Denis Villeneuve (Blade Runner 2049) returns to Frank Herbert’s Dune universe, directing and writing Part Two with Jon Spaihts (Prometheus). If fans of the novels or science fiction were pleased with the first entry, they will be ecstatic with this second of three parts.

Paul Atreides (Timothée Chalamet) and his mother, Lady Jessica (Rebecca Ferguson), are now fully entrenched with the Fremen, although not all accept them. Some believe Paul to be the Kwasatz Haderach, a messiah that will give them complete control of their planet. Others recognize his fighting and leadership abilities, but know these prophecies are a belief instilled by the Bene Gesserit. Either way, Paul’s goal is the same: vengeance on House Harkonnen for the genocide of his house. But building an army to exact that vengeance while also meeting every requirement for his messianic position sets him against not only the Harkonnens but all the great houses - and the Bene Gesserit - who consider a male with his abilities to be an abomination.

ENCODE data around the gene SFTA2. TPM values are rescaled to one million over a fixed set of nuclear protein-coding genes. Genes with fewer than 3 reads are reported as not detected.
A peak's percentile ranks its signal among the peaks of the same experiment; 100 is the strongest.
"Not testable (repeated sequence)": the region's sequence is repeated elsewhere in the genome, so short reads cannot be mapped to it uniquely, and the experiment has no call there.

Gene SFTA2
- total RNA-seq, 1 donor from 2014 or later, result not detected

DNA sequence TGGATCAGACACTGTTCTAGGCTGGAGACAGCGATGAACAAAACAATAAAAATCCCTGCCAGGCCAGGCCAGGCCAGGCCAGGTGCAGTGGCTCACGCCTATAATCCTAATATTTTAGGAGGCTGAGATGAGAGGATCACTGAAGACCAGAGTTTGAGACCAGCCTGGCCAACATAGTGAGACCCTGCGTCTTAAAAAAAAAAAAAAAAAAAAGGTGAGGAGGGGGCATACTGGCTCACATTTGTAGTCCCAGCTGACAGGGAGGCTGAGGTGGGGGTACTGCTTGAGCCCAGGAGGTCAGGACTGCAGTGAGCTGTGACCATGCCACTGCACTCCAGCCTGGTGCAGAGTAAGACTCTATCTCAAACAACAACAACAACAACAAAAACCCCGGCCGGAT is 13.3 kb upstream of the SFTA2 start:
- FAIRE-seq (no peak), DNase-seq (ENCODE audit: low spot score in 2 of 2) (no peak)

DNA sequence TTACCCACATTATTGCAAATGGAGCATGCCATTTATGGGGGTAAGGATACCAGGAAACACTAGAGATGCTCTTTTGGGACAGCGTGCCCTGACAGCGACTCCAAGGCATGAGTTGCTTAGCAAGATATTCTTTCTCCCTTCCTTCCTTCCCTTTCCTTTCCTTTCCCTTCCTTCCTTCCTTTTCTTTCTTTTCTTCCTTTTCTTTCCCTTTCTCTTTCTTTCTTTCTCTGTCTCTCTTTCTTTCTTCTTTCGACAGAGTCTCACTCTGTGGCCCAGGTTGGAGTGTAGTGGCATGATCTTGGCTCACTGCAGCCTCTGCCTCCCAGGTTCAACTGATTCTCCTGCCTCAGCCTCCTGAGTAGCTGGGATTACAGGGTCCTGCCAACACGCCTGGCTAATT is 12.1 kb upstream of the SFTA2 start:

Villeneuve and Spaihts have managed to take what could have been a plodding tale and translate it in such a way that it is concise without losing any of the essential details. This does cost a small amount of character development, particularly among the Harkonnens, but not enough to affect the story significantly. The tale is captivating, without any dull moments. Part of the credit for this goes to the actors, who embody their characters regardless of how much screen time they have. Sometimes, this works against Chalamet as the lead, because his understated performance gets overshadowed. This is particularly evident in his scene with Austin Butler as Feyd-Rautha.

Two of the hallmarks of this epic novel are the immense settings and amazing societal backgrounds that Herbert created. The technical crew does an exceptional job bringing both of these to life. The costumes and religious iconography are a sight to behold, as are the stunning spaceships and landscapes. The ships and war machines in action are majestic. These designs and many of the buildings seem inspired by older concepts while putting a modern take on them thanks to advancements in CGI. The soundtrack weaves in and out of the movie with swells and ebbs that keep the viewer fully immersed in the story.

Dune: Part Two, like the first part, is arguably the screen version of the 1966 Hugo Award-winning novel that fans have been waiting for. Often believed to be beyond adaptation due to the sheer magnitude of the story, the writers, actors, and technical crew mesh almost perfectly to bring the tale out of the “unfilmable” wasteland.